GENEVA, Oct 11 (Reuters) - U.S. imports of light, sweet crude oil - mostly West African - will fall to virtually zero by 2014 as rising domestic shale oil production and refinery closures sap demand, according to an executive of Total's trading arm.
New U.S. shale provinces are now pumping more than a million barrels per day (bpd)and the hydrocarbons produced are similar to top quality grades produced in Africa, such as Nigerian benchmark grade Bonny Light.
"We see light sweet imports maintaining their steady pace of decline of 400,000 barrels per day per year so by 2014 they will be very, very low levels," said Thomas Waymel, senior vice-president of crude supply and trading at a conference organised by Oil Price Reporting Agency Argus in Geneva.
U.S. imports of light, sweet - or low sulphur content - oil are mostly sourced from West Africa, although cargoes are occasionally sent from the North Sea or from Libya.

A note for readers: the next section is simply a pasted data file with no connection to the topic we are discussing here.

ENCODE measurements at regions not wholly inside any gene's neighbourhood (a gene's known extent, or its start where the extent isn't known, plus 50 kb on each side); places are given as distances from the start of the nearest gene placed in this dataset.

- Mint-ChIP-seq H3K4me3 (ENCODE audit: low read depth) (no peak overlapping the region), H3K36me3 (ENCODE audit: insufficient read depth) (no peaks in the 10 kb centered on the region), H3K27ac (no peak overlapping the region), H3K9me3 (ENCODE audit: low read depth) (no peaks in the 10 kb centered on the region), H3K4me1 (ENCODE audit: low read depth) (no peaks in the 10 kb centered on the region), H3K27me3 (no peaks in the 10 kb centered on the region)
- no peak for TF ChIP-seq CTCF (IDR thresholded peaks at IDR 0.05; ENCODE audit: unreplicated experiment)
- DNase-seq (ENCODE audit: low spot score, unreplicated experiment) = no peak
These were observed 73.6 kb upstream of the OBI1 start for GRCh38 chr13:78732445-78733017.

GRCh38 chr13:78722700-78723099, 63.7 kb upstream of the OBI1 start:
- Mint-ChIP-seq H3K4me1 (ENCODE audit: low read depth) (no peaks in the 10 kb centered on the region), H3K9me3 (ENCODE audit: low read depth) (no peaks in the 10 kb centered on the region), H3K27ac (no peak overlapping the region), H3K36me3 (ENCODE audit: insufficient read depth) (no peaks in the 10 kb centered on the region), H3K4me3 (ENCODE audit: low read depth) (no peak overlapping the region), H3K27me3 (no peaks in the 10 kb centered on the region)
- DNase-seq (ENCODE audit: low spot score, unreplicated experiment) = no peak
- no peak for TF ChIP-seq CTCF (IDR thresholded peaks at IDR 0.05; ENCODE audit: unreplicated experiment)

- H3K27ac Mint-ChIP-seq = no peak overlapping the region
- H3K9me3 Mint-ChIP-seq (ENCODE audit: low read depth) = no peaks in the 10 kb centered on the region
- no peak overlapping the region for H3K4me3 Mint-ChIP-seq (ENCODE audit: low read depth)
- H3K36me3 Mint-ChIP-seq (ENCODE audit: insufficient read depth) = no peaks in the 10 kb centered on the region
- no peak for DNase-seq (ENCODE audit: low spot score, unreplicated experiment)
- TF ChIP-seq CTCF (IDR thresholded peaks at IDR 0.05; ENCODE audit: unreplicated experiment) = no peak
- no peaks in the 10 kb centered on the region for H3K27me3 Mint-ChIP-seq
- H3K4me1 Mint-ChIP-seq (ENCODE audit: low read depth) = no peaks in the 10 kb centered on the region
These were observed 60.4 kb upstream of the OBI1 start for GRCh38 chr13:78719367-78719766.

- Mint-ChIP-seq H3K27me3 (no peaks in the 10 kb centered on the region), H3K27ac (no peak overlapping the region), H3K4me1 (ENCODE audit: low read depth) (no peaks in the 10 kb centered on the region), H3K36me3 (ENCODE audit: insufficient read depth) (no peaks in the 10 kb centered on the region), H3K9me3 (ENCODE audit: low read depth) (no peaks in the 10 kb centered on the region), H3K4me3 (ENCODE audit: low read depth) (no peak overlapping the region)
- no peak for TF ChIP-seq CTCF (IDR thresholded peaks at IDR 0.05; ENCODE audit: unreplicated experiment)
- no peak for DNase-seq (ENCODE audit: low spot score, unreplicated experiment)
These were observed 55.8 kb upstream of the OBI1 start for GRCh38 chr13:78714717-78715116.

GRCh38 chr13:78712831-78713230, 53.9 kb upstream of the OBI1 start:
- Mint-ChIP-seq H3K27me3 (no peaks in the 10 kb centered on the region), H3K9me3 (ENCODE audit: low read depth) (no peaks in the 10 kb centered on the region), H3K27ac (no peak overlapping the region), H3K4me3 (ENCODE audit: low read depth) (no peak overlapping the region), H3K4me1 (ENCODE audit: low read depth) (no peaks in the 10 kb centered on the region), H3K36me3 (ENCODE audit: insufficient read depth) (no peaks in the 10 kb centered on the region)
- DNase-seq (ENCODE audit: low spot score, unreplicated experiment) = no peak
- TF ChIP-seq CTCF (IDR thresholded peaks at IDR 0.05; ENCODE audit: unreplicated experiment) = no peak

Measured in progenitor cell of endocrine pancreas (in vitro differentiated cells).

Traders said that around 800,000 barrels per day is currently sent from West Africa to the United States, although this is far below peak levels. One trader said that exports flows to the United States were more than double the current level in 2010.
The surplus volumes of light, sweet oil in Africa and Europe will likely be diverted to Asian buyers, Waymel said.
Imports of West African crude oil by Asian refiners and end-users reached 1.69 million barrels per day this month, up 10 percent from September and at a record high for October.
(Reporting by Emma Farge)
Keywords: OIL IMPORTS/US